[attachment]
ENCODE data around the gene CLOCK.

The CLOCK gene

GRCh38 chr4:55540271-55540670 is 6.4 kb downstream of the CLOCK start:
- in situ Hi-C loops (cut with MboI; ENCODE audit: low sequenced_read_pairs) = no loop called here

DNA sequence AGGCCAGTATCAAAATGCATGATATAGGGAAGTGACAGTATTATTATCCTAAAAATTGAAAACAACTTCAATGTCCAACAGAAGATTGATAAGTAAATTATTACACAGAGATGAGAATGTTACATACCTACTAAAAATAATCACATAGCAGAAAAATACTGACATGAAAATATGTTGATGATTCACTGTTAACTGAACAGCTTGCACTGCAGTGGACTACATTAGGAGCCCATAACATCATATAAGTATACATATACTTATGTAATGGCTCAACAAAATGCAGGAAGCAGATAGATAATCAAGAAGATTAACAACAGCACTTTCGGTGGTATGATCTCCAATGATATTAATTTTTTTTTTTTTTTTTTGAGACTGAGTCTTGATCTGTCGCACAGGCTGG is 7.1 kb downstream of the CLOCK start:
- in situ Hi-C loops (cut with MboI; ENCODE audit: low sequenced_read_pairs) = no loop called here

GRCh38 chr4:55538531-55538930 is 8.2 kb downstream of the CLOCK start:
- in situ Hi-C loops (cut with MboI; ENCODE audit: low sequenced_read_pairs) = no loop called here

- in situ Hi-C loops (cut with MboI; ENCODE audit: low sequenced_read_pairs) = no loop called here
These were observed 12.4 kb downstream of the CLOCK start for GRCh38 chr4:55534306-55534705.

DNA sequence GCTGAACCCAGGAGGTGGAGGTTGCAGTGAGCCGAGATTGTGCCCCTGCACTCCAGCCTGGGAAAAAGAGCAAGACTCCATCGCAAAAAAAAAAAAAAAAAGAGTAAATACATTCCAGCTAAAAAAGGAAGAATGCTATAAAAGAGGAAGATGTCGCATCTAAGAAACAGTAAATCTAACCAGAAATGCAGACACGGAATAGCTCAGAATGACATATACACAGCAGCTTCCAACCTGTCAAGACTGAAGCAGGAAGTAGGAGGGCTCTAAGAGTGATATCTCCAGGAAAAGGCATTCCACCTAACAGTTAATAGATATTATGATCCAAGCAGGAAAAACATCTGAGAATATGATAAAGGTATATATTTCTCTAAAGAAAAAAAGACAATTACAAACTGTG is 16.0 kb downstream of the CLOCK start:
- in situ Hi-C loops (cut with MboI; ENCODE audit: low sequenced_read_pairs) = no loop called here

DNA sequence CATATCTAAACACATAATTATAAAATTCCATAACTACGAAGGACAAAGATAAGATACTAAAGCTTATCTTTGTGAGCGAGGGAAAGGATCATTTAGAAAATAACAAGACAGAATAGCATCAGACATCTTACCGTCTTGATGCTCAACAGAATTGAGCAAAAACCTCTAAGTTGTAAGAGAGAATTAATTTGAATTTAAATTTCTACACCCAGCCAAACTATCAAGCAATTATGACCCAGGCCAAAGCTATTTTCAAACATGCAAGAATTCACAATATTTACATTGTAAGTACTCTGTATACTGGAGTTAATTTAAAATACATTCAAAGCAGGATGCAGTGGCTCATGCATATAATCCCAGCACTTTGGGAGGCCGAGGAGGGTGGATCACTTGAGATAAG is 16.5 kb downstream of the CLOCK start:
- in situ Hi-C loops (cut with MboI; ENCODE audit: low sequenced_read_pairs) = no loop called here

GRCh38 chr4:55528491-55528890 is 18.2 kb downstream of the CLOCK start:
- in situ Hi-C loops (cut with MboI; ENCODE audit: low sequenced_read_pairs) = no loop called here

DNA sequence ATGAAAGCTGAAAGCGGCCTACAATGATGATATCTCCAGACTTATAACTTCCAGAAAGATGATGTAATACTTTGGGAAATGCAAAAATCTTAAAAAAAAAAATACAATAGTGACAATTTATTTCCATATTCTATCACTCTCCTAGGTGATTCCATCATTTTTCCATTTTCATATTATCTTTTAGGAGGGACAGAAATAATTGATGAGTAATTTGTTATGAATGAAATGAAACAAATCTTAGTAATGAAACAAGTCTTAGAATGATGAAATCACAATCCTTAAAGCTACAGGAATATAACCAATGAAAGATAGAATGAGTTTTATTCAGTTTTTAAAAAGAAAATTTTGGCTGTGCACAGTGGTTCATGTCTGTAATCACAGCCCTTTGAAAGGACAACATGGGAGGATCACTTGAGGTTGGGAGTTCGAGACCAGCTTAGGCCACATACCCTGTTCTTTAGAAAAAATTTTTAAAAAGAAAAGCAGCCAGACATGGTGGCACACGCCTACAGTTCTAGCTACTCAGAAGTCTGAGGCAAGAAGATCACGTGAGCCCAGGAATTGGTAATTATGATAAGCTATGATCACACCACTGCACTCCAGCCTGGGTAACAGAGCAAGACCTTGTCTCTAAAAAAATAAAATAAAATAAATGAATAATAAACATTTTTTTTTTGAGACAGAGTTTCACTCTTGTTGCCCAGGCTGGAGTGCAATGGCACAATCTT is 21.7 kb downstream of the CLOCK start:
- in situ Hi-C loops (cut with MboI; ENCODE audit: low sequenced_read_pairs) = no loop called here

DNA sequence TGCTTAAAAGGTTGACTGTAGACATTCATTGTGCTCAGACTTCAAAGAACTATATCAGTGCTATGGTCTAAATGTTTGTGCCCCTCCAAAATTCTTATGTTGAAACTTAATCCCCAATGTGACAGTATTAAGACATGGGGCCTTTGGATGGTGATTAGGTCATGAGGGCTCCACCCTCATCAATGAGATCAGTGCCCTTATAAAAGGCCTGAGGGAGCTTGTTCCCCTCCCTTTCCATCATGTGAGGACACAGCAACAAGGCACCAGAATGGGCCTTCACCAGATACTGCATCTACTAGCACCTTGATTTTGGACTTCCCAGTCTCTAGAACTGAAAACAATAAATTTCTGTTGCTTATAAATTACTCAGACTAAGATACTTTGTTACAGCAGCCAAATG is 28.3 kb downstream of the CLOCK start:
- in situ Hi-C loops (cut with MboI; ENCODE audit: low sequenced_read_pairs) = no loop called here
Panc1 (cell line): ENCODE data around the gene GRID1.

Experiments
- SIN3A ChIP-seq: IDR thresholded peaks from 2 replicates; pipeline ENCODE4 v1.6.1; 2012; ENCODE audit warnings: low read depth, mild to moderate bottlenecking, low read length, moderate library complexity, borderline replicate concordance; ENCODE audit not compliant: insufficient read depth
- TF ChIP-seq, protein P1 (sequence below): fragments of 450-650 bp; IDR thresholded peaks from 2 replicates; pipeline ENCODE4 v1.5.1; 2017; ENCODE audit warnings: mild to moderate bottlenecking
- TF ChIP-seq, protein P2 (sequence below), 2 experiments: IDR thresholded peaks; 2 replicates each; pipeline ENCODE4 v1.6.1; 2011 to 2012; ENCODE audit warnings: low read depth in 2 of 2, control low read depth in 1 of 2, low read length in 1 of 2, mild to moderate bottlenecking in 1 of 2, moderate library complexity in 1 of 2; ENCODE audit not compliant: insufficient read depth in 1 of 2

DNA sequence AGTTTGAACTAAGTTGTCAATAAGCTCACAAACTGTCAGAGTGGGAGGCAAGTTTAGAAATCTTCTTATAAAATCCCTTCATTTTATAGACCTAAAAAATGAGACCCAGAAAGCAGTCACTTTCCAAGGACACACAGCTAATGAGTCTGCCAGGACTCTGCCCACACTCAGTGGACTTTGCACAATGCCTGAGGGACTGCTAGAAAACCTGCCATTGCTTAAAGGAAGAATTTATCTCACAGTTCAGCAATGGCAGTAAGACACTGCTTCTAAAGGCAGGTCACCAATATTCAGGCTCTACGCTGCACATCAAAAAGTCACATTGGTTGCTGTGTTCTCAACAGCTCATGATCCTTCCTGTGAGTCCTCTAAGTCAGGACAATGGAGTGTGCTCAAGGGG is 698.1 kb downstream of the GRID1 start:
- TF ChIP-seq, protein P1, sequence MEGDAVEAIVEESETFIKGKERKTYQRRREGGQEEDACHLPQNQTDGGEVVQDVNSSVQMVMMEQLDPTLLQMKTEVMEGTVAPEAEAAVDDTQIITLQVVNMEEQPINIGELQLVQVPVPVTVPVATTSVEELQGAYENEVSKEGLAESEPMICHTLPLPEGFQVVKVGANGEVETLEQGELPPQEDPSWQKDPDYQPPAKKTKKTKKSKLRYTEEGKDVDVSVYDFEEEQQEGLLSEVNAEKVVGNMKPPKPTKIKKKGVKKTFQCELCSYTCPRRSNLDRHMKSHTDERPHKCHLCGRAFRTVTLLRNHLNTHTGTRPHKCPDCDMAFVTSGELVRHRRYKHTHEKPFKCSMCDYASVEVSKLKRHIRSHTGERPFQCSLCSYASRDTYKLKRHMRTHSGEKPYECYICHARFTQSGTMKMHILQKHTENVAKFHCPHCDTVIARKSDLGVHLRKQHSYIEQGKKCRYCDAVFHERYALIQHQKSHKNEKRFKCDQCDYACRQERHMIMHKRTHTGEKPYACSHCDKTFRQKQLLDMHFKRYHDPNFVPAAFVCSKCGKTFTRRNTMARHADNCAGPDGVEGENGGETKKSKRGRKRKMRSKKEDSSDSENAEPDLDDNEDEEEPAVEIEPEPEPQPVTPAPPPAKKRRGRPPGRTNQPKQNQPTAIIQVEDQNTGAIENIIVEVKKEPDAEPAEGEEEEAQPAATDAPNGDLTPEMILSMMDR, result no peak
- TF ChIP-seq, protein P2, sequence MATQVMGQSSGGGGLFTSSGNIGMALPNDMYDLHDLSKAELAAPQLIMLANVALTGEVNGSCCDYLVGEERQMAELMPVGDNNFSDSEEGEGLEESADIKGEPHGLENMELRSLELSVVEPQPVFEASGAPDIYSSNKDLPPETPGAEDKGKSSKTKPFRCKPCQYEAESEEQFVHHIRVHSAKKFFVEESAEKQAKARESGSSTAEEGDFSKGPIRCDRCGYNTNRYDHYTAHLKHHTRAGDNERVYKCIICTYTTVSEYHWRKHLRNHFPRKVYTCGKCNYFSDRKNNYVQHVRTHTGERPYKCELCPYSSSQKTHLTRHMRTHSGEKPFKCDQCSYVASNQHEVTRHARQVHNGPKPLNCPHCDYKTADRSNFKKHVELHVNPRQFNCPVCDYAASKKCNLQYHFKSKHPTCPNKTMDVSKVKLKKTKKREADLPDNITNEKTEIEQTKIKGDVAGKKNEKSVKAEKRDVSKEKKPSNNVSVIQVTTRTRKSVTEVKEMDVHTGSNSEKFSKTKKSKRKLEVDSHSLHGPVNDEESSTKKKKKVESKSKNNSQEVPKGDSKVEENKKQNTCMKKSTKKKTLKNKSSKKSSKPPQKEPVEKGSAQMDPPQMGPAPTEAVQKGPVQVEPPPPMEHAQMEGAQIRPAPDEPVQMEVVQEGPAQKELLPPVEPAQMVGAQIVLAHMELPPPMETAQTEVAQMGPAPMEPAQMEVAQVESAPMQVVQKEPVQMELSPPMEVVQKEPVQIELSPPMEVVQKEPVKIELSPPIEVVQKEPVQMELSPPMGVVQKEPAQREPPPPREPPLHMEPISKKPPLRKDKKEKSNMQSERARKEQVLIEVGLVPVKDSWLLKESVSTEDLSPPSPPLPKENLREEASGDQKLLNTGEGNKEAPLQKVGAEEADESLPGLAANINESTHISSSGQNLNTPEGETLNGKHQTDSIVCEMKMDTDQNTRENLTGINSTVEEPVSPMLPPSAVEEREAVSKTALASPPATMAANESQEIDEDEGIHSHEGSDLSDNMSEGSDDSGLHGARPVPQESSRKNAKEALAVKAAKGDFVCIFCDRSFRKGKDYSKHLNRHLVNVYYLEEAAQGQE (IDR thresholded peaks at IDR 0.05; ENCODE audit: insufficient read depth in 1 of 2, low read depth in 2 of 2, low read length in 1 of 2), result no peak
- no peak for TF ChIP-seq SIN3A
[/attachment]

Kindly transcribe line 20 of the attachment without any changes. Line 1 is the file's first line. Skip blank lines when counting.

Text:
- in situ Hi-C loops (cut with MboI; ENCODE audit: low sequenced_read_pairs) = no loop called here